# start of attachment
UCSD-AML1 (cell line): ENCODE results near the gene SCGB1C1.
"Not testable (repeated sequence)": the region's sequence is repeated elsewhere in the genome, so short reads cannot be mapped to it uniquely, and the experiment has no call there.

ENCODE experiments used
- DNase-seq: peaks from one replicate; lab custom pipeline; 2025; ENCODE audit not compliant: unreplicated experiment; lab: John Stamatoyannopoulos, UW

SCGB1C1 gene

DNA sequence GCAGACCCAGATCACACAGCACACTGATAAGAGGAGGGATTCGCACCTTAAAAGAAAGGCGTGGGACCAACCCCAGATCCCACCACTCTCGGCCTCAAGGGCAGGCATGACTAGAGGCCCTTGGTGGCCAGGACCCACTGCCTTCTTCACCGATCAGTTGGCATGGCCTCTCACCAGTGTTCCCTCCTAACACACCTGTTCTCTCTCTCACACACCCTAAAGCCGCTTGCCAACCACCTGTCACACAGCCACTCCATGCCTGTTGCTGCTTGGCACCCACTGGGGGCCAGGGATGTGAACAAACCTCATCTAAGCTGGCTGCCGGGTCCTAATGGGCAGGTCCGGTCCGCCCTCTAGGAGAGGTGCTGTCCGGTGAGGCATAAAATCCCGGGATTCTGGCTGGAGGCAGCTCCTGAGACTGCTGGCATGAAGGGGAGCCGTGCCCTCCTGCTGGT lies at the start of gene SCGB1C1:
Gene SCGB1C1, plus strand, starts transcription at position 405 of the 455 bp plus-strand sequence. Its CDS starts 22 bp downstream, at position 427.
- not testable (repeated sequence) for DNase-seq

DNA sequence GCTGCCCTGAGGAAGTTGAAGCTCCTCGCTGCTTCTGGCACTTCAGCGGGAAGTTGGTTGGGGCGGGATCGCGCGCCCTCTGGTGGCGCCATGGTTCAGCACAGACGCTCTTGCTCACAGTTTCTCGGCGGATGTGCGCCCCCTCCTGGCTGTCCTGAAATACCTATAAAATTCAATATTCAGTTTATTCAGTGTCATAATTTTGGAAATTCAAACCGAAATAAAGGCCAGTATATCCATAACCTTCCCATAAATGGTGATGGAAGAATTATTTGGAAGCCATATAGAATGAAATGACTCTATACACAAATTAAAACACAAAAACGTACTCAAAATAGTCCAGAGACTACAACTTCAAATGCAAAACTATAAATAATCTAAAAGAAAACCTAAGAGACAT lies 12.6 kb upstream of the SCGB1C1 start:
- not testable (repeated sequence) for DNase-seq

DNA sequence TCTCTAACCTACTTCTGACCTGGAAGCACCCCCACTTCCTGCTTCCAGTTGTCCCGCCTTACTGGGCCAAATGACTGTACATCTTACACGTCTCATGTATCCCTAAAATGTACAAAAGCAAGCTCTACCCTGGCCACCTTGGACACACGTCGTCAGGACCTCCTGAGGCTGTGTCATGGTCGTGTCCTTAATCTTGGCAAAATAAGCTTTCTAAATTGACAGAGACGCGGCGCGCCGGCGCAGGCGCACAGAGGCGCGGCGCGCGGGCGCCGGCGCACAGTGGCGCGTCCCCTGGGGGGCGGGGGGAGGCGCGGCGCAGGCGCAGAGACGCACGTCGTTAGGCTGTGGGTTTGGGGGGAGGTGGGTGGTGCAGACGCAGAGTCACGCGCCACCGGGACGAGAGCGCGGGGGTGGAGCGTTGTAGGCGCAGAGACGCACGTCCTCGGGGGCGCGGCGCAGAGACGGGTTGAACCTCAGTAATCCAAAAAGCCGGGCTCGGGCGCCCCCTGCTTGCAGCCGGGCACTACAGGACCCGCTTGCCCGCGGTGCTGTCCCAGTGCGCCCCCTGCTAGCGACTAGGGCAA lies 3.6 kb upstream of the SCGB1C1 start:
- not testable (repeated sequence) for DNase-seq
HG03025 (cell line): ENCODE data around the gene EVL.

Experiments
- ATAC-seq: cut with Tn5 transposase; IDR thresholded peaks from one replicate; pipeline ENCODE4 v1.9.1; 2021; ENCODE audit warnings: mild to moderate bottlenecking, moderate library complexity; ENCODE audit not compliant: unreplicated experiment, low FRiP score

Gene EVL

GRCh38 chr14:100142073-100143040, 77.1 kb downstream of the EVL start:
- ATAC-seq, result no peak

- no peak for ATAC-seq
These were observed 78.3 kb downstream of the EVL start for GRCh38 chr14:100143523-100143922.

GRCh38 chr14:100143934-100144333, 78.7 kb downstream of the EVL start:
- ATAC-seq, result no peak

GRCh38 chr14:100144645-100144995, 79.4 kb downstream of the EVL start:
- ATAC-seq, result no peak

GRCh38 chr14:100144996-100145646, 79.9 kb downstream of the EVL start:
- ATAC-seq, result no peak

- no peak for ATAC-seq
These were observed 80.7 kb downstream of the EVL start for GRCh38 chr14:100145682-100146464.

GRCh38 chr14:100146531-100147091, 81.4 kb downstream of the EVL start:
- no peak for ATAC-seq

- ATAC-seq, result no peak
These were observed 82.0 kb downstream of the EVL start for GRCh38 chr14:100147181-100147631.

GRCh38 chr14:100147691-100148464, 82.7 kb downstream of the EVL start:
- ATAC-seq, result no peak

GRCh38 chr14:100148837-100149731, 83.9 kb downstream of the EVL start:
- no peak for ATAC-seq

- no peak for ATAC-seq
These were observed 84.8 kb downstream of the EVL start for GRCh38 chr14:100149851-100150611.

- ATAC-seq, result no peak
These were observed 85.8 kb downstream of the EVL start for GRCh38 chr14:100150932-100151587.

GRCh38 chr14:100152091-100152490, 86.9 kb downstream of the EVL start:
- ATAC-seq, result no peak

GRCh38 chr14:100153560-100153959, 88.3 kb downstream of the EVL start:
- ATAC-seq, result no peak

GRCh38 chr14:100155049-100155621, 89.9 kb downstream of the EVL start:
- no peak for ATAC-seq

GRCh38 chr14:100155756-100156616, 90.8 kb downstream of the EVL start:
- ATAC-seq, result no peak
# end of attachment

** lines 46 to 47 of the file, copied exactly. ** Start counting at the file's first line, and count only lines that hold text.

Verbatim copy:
- no peak for ATAC-seq

GRCh38 chr14:100155756-100156616, 90.8 kb downstream of the EVL start: